It seems impossible that a tiny creature in the sea could someday be an effective treatment for hearing loss, but one group of researchers says they have all the right stuff. The Center for Hearing and Communication estimates 48 million people in the U.S. have hearing problems and many of them are elderly. Age-related hearing loss affects one in every three people over the age of 65. These are the individuals that will likely benefit from the studies being done on the sea anemones.
What is a Sea Anemone?
Sea anemones are highly predatory and use their tentacles to hunt prey. They withdraw into the body of the animal and then expand when it comes time to catch their next meal. The tentacles also come in handy when the creatures want to move around in the water, although, they tend to remain stationary for weeks at a time.
What do they eat? It turns out they are not very picky when it comes to diet. They will attempt to catch any sea creature that is within reach and the right size.
How the Sea Anemone can Help the Hearing Impaired
A 2016 study published in the Journal of Experimental Biology explains that sea anemone has hair cells that enable them to sense the vibrations in the ocean so they can catch their prey. The design of these hair cells is similar to the ones humans use to hear.
The inner ear consists of a labyrinth structure filled with delicate hair cells that resemble what the sea anemone use to detect vibrations. The hair cells transduce the vibrations of sound into something the brain can understand. Without them, there is no way for you to comprehend what you hear.
The problem with these delicate hair cells in both humans and sea anemones is they can easily break. It is the broken hairs are lead to the kind of hearing loss that people experience as they get older. Decades of listening to sounds around you like your favorite TV show and the local band that plays every weekend takes a toll. The tiny hair cells are damaged over time and hearing gradually diminishes.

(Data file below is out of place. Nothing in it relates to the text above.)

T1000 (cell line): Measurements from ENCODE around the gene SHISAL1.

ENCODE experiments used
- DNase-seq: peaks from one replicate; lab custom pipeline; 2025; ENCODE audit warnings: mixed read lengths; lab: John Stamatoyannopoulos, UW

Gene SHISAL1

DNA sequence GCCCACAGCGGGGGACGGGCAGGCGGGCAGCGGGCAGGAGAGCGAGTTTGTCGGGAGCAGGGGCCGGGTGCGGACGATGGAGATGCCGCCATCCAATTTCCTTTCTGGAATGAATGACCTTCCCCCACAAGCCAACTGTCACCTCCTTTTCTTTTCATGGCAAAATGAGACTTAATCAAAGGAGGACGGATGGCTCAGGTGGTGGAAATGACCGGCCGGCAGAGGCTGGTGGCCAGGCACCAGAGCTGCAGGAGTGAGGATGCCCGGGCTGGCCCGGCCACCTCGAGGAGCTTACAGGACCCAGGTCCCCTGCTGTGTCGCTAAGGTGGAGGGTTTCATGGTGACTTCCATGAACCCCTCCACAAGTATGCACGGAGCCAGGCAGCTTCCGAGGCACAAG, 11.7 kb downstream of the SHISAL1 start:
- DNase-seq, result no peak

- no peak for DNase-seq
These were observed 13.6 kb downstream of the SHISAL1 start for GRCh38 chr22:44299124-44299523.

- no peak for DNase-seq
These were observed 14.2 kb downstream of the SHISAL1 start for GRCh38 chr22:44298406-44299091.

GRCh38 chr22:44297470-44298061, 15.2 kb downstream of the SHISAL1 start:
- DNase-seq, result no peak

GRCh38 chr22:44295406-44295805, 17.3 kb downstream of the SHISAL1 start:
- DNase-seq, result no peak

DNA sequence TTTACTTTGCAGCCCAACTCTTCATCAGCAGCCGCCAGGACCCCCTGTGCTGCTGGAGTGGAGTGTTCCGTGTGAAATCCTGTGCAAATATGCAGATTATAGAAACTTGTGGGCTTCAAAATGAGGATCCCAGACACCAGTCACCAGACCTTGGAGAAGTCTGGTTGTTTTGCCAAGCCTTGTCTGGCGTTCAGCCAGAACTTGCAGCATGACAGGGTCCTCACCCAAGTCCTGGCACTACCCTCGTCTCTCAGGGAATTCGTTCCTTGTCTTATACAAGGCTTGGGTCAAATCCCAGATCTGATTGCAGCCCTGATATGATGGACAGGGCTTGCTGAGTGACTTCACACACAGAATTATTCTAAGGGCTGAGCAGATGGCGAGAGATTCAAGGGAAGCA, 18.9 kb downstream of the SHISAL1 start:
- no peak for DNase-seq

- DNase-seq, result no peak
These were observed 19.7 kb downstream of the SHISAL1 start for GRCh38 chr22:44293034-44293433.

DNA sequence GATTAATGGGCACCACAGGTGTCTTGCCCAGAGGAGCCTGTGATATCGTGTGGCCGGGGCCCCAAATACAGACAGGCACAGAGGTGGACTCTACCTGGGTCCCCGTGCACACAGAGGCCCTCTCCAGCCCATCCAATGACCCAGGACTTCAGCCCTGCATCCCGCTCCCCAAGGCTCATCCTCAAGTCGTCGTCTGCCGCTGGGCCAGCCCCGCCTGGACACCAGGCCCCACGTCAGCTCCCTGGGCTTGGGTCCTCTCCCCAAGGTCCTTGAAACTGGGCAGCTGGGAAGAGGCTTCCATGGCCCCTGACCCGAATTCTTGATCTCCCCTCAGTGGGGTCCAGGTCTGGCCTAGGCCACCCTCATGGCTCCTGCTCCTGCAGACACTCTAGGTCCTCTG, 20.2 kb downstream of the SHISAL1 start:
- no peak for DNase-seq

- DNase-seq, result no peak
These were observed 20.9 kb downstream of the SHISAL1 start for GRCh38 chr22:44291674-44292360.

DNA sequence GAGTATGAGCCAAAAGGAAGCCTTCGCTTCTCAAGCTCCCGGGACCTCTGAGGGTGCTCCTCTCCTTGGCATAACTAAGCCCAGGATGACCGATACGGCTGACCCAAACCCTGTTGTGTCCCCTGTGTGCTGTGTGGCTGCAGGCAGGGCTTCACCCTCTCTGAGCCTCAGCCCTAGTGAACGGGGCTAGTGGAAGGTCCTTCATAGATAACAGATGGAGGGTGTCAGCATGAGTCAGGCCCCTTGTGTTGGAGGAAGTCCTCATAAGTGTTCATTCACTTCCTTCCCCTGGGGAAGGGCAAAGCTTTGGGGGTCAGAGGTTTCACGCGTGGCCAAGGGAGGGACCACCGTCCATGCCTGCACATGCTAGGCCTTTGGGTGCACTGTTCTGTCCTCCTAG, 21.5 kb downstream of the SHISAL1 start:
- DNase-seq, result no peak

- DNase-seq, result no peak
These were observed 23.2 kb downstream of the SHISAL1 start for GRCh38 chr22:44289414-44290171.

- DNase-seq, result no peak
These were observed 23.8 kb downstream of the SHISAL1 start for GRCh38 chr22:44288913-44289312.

For humans, the damage to these hair cells is impossible to fix. The sea anemone, though, has a built-in system that is the key to their survival. Without the hair cells, they cannot detect prey in the area, so they don’t eat. During reproduction, the sea anemones tear their body in two and that breaks the hair cells. Afterward, they cover themselves with mucus that contains a protein to repairs tissue including the hair cells.
The Sea Anemone Study
University of Louisiana biology professor Glen Watson and his colleagues decided to look closer at the healing process of the sea anemone to see if those same repair proteins might work for different species. The researchers used mice in the study because their ears have similar hair cells — called stereocilia — that enable hearing. They destroyed the stereocilia in the test mice and then treated them with repair protein taken from a starlet sea anemone. The result was significant repair of the stereocilia.
Will That Protein Work on Humans?
The study shows that fixing similar hair cells with this protein does work in other animals, specifically the mice used for this research. The problem is mice are not humans. They have proteins that are related to the ones the sea anemones use for repair. People, on the other hand, do not any that connection. For scientists, the next step is to find a way to harness the repair power of the sea anemone using a natural protein or by harvesting something in nature. If successful, they might be able to repair damage to these hair cells and fix hearing loss in humans.
It’s likely that a cure for age-related hearing loss is still years away. This discovery and research are important, though. It proves that some animals have the ability to repair hair cells and, with more study, it might someday work for humans, too.